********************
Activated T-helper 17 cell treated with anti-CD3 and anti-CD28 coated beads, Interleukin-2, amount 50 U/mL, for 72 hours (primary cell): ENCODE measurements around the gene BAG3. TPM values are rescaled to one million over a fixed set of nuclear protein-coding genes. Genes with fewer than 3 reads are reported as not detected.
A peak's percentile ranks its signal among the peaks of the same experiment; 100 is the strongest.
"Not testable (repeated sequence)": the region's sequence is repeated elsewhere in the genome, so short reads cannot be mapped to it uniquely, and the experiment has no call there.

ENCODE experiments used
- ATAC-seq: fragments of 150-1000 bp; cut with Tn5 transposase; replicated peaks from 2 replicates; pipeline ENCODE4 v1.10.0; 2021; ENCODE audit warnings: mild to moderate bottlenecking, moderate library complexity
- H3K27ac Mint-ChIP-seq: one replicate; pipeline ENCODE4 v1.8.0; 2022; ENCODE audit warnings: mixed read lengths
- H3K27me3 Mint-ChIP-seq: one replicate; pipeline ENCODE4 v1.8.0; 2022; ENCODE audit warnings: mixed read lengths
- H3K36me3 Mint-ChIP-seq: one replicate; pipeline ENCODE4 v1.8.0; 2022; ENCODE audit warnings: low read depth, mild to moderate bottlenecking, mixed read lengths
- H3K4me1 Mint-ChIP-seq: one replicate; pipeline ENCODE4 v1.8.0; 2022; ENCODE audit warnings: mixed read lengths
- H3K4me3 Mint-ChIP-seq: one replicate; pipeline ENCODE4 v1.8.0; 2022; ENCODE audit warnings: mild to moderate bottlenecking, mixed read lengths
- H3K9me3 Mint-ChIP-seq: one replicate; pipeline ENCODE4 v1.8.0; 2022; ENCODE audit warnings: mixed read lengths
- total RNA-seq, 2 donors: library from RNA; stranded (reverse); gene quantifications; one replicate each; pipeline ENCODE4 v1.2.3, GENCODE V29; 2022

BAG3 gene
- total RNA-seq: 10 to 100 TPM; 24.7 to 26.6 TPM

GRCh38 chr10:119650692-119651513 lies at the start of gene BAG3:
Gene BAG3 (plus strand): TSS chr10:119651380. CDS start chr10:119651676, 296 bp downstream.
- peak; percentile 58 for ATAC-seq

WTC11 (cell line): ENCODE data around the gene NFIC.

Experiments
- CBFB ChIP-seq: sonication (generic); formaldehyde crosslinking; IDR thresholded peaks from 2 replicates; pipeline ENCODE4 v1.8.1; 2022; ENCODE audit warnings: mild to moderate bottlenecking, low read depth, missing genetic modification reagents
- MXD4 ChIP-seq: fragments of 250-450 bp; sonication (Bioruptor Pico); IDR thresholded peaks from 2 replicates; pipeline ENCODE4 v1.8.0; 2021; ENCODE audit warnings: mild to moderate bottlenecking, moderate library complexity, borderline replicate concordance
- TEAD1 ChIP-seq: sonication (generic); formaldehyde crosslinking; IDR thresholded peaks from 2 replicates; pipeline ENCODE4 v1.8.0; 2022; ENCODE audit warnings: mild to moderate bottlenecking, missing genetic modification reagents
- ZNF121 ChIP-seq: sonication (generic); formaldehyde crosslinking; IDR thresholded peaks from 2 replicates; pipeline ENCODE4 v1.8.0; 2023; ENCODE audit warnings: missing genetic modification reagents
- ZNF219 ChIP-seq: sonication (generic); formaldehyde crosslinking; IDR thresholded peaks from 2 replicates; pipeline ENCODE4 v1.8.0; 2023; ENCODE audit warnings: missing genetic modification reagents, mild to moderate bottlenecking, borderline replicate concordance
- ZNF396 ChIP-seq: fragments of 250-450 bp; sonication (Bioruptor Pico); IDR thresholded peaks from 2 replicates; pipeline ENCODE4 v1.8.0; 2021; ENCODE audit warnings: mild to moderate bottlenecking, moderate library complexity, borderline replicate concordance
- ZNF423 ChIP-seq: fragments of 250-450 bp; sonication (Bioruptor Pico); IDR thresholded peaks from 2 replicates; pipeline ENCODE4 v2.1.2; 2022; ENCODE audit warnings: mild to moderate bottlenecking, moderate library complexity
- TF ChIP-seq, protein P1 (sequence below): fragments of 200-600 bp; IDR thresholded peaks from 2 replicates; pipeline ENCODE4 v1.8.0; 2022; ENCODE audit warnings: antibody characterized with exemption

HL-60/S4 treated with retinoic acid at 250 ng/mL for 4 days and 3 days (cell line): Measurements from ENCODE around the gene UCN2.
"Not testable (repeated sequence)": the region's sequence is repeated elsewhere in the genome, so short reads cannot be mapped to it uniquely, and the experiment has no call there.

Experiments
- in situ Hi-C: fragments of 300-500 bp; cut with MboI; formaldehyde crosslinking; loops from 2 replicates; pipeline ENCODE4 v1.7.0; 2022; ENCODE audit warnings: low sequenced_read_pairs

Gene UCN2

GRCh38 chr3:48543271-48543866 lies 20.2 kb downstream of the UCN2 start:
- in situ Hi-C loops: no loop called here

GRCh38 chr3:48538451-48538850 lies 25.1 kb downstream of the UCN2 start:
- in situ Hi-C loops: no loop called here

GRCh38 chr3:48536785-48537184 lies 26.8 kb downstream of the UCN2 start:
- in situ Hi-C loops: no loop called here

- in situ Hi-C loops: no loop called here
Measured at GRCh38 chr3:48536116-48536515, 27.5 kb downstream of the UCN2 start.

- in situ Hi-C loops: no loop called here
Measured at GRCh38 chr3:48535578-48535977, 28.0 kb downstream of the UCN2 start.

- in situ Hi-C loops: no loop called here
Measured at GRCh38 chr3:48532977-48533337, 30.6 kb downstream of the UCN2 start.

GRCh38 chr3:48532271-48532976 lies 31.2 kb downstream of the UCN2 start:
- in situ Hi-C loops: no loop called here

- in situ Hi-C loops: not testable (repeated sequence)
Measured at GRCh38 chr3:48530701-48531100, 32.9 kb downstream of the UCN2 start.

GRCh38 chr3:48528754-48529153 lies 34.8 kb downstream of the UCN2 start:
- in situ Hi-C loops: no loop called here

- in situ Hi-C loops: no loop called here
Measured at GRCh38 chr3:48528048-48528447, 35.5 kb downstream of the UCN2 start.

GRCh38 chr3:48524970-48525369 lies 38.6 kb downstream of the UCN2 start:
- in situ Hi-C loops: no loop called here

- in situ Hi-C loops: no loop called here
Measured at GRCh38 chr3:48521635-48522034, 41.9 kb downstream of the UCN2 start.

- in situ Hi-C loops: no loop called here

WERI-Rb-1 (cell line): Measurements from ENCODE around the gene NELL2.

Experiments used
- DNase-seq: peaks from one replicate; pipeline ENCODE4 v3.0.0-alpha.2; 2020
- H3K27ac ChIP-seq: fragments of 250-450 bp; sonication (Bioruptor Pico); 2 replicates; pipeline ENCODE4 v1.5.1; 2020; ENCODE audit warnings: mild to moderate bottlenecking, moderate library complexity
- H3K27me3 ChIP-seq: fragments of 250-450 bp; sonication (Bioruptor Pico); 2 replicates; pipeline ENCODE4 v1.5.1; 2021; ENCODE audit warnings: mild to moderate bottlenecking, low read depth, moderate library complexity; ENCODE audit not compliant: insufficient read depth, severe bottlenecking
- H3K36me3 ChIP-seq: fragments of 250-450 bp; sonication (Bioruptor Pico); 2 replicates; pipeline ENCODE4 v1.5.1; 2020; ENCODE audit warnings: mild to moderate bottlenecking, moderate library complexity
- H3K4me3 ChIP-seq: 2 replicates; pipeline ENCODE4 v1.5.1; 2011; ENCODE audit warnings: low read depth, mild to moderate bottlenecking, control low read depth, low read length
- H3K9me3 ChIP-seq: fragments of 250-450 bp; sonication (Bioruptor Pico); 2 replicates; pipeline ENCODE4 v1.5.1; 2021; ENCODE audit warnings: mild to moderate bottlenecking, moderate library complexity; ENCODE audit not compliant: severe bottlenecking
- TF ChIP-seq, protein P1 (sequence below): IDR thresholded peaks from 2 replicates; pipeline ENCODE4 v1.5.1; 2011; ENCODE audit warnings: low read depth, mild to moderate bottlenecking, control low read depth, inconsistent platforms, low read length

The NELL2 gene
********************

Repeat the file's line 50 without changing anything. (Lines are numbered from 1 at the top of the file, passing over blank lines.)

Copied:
- in situ Hi-C loops: no loop called here